When I was just a young pup, having been unceremoniously chucked out of grad school before it even started, I happened upon the scrapbook of Elisabeth Freeman’s activist career that my mother had lovingly kept. Well, you can imagine! I was obsessed, and unemployed. Poring over the scrapbook night after night, I found an article buried in the section on the February 1913 Hike from Newark to Washington DC that gave me an idea.
The headline reads, “Suffrage Hiker Stirs Baltimore with Cigarette” (Evening Telegram Feb 27? 1913) with a subtitle “Miss Freeman, English Militant, Startles Assemblage at Banquet to Marchers.” Quoting the article, “When Miss Freeman, an ardent English militant suffragette, tried to hurl a brick at the head of Premier Asquith, and another through a window in the House of Parliament, she caused less excitement than she did among the local suffragettes when she calmly extracted a cigarette from a box, lit it, and puffed away while at a banquet. Miss Freeman was unmindful of the glances darted at her from all angles. She puffed away until only the stump was left and then she lit another.”
The report continues, “The hikers are now on the march to Laurel, twenty miles away, where they expect to spend the night. They don’t expect to receive another welcome like the one they got in Baltimore until they reach Washington.” (It turns out they didn’t get much of a welcome in Washington.)
OK, what to make of this story? First of all, there is no evidence that Elisabeth hurled rocks at anyone much less the PM. If she had, it’s likely she would have been in jail for a long time, and anyway, the rock throwing phase in England was mostly after she left, when the Pankhursts were tired of getting beaten up and decided to disrupt business as usual more surreptitiously. But the violent aspect of militancy was always good copy and Elisabeth herself was not afraid to comment to the press about it.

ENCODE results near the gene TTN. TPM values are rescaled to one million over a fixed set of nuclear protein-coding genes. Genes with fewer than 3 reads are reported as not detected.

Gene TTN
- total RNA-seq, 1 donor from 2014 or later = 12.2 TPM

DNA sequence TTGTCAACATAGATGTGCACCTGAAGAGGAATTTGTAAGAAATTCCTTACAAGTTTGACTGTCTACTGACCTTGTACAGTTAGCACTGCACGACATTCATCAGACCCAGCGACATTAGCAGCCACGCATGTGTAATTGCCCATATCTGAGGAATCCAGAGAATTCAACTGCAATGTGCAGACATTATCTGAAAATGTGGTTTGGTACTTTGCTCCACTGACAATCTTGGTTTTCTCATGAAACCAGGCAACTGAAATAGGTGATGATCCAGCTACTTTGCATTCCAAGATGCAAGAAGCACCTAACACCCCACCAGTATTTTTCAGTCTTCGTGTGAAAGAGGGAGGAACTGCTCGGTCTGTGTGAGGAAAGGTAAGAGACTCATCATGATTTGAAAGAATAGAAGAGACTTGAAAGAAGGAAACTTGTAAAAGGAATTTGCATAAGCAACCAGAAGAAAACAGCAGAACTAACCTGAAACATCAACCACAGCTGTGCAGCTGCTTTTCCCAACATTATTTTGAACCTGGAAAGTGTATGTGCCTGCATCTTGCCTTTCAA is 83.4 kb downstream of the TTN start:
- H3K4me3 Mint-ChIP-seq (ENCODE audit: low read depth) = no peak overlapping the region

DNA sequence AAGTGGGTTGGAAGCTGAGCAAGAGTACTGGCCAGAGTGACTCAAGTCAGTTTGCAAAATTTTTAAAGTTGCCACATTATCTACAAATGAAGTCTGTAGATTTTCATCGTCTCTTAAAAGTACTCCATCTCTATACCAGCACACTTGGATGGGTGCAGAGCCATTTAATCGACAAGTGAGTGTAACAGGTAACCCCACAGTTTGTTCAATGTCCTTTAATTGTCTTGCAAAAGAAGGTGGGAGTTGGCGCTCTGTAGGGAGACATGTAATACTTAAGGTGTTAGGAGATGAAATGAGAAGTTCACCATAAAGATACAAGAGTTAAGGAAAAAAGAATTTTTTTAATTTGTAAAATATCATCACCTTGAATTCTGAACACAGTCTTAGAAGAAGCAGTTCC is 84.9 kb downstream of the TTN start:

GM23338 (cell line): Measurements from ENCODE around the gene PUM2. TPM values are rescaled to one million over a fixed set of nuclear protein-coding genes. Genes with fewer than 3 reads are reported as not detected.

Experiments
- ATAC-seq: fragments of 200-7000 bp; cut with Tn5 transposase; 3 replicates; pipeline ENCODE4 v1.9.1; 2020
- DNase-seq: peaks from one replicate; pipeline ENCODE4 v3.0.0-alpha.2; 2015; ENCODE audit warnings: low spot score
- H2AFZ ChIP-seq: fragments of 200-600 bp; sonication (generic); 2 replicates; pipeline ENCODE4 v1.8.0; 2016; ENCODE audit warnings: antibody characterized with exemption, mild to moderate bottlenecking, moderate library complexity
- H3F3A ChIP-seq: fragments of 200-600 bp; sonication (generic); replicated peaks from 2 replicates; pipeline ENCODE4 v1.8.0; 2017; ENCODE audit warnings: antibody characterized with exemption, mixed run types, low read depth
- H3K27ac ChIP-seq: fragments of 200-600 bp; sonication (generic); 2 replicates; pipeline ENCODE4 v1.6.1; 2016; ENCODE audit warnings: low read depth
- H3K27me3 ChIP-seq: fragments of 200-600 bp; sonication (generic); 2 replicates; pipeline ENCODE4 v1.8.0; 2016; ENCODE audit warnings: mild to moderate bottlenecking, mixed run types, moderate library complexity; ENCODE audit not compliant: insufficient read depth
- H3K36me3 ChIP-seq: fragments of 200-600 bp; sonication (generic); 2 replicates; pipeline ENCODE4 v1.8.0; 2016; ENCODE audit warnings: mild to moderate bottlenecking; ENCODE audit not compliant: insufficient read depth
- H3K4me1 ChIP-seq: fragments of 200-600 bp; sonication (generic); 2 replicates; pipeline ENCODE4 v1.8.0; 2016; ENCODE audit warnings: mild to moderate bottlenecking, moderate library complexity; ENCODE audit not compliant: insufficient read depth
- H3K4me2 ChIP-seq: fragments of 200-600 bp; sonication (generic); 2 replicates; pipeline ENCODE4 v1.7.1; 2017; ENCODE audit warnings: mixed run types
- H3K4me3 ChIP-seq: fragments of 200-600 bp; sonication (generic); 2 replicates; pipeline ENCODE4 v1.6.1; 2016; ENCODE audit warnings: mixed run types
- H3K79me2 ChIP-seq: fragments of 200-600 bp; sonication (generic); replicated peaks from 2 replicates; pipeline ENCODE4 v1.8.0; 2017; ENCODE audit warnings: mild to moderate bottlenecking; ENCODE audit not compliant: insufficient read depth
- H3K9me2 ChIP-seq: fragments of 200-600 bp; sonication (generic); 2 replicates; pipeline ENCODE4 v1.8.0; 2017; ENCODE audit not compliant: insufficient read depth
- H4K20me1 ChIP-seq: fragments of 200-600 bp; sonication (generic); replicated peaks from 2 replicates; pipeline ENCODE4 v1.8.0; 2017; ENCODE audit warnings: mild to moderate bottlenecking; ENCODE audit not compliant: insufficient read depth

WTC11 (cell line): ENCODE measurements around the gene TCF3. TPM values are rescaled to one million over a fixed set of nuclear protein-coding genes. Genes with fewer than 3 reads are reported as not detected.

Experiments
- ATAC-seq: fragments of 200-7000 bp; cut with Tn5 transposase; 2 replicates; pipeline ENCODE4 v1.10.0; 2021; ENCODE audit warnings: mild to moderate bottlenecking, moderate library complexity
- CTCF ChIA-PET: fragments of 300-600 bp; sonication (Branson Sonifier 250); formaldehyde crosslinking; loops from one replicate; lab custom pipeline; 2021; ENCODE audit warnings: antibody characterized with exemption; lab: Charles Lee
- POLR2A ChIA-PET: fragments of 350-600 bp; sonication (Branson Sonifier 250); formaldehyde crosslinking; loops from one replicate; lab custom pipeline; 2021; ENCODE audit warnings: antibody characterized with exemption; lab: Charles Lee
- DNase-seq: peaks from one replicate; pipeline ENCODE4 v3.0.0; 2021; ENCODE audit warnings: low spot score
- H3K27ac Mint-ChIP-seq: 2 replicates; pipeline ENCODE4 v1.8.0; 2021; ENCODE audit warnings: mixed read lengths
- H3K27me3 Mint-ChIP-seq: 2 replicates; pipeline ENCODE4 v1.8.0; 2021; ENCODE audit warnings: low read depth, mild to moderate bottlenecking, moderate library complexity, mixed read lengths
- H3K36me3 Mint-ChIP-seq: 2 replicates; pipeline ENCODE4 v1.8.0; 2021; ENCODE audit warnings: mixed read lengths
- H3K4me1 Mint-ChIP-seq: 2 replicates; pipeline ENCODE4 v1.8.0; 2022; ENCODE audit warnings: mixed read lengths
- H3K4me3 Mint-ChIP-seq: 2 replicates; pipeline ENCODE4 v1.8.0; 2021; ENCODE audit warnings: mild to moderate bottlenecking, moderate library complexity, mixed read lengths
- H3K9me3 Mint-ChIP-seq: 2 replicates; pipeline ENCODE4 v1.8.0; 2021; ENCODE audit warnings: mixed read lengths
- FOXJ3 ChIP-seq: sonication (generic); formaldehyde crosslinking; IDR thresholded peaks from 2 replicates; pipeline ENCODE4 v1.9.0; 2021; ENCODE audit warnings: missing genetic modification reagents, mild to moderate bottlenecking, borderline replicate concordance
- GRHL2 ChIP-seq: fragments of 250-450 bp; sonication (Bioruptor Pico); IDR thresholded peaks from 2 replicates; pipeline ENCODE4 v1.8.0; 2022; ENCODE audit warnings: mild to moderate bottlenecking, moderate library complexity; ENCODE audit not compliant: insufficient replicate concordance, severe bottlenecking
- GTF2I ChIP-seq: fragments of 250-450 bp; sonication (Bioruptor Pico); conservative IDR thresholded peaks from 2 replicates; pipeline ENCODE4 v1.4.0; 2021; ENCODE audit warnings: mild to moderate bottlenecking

Now for speculation. As far as I know, Elisabeth was not a smoker, but I could see her being provocative with all those stuffy society dames. And remember, she had just hiked from Newark to Baltimore in the cold. From all accounts, it’s apparent that this hike was no picnic and by then tempers had started to fray. And if you were daring enough to walk hundreds of miles for the cause, then you were daring enough to light up, optics be damned.
I found a photo of a banquet with EF as the main speaker; was that a cigarette in her hand? It was actually a photo of a banquet in Wilmington, Delaware dated 1912, and probably no cigarette, but there she was calm as though she had just finished a cig.
Here’s the funny thing about this story though: I thought I could leverage this story and photo into funding my research. At the time there was enough of a women’s movement to exploit and Virginia Slims was a cigarette designed just for women (“Now you have your own cigarette.”) They had a series of great ads which referenced women in history stepping out of line for a smoke. I thought, “Perfect! They will certainly want the rights to this photograph of a banquet with her as speaker, calmly smoking a cigarette. It would fund my research trips and give me time to write a book. Pay dirt!” I remember having an ethical twinge about exploiting the exploitation and encouraging smoking, which I abhorred, but only a twinge, because it was a real story. Needless to say, I never heard back from Virginia Slims and it appears that they made up their history anyway. A brilliant ad campaign if you ignored its aim of getting women to smoke. My naivete makes me laugh all these years later.
And Elisabeth, what a dame!
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